I read some phenomenal books this past year and I wanted to revisit some favorites. This is really hard, some had me laughing so hard I was crying (or laughing out loud sitting alone in public, which always looks normal). Others just had me full-fledged crying and they lingered in my mind and heart long after the last word. I read some stunningly written work and captivating stories. If I had to pick 5 today, I’ve narrowed it down to these:
The Hiding Place by Corrie Ten Boom – This book is more than 40 years old and the events took place 30 years before that. Corrie Ten Boom and her family lived in Holland during the Nazi invasion and as Christ-followers were committed to hiding any Jews that sought refuge. Without sharing much about the story, you follow her all the way to an extermination camp in Germany, but the things this woman (and her family) did and the legacy that followed gave me chills and brought me to tears page after page. Many people read this in high school, if you slipped past, this is an MUST read!
Kisses from Katie by Katie Davis – This is about a young woman (Katie Davis), now 24, who moved to Uganda after graduating from high school and completely left a former life of privilege to pour all of herself into a community of people that has absolutely nothing. In addition to providing food, education, and jobs for sustainable living, she has adopted 13 girls! I have to admit, this is not the most well-written book I’ve ever read and certain phrases got pretty repetitive; but the raw, heart-breaking, and awesome stories more than make up for it. Plus, I think the repetition was just trying to clearly convey her heart for the Lord and that all that she does his for His glory and not out of her strength. Along with the Hiding Place, this book is convicting in that as Christ-followers we are to place others, and most importantly Christ, before ourselves. They give clear perspective on the privilege of our circumstances and how the vast majority of the world’s population experiences life much differently.
Walking with God by John Eldredge
I read this as part of my daily devotions. The author writes it much like a journal, but the point is focusing on how we are to acknowledge and walk with God on a daily basis in EVERYTHING. The emphasis is how we are to be in deep, rich, DAILY communication with God through prayer. He highlights that throughout our lives and based on our experiences, we’ve made different “agreements” with God about ourselves, others, or who HE is. He takes his daily experiences and breaks down how he bring them before God and then…LISTEN!
Let Me be a Woman by Elisabeth Elliot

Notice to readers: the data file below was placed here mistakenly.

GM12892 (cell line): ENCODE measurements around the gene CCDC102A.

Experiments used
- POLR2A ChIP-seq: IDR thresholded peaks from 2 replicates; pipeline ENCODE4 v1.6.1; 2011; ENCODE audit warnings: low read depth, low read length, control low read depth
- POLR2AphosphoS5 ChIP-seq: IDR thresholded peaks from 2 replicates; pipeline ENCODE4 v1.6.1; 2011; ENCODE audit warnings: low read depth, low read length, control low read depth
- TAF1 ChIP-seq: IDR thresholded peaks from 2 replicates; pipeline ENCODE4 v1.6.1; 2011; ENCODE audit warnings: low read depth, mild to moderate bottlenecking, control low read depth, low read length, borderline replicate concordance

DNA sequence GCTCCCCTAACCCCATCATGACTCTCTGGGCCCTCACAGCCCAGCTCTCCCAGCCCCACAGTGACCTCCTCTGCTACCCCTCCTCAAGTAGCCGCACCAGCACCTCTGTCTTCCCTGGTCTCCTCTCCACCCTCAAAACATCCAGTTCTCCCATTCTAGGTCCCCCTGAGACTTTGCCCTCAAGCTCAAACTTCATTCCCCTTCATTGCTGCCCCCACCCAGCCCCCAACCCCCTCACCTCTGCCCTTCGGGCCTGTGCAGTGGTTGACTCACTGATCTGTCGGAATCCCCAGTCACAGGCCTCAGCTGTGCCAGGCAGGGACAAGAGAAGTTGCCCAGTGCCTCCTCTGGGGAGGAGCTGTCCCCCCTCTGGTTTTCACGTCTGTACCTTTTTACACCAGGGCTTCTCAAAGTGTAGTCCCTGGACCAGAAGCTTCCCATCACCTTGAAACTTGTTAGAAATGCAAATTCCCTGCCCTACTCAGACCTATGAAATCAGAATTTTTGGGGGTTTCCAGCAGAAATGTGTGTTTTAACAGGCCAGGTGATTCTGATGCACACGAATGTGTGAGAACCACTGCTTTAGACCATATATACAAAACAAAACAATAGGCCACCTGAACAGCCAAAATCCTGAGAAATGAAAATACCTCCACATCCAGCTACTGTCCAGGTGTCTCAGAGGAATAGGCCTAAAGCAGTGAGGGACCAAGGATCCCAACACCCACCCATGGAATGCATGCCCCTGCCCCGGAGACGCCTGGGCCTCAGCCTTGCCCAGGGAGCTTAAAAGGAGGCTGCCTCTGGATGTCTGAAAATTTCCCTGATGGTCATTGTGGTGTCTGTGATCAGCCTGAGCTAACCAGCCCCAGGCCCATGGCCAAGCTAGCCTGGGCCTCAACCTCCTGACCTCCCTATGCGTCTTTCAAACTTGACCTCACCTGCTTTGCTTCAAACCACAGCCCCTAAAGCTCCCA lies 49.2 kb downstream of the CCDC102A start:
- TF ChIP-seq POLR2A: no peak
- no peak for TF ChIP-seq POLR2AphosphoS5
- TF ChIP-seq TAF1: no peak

Elisabeth Elliot writes with clear conviction of who we, as women, were created to be according to the Bible. She wrote it as an open love/instructional letter when her daughter was getting married in the 70’s. I highlighted words on just about every page as she shared about Biblical womanhood, motherhood, marriage, and homemaking. I loved reading this perspective, because not only was it about these topics, but by a woman who was widowed twice, of a different generation, and just a well-spring of wisdom.
A Tree Grows in Brooklyn by Betty Smith
I didn’t devour this book. I read it slowly. A chapter or two each night. And every night it left me falling asleep thinking of what it would have been like to live in this other place and time; and appreciating all that I so easily take for granted. It is a gorgeously written story about a young girl growing up in poverty in Brooklyn before WWI. The book is lovely, she simply recounts stories of mundane daily life – what school was like, what they did on weekends, what they ate (and how her mother worked so hard to earn their money and stretch their food). Smith writes of poverty, despair, loss, and hardships; but also the importance of family and the simple beauty and pleasure in the everyday.
Bonus Pick: The Paris Wife by Paula McLain
I just had to include The Paris Wife. It is a fictional account (but heavily based on true stories, letters, etc.) of Hemingway’s marriage to his first wife (of 4), Hadley Richardson and their time together living in Paris. They were young, poor, he was beginning his writing career, and they were loving life among other creatives. It was captivating to read the whole experience from her perspective. I took a class on Hemingway when I was in college. He is far from a shining example of upstanding character; but I am always intrigued by people’s lives and how their experiences shape who they become. Love or hate him, he gets people talking and this book does the same.
Given one of my goals for 2014, I’m in the process of creating a reading list. What were your favorite reads from this past year? Or all-time?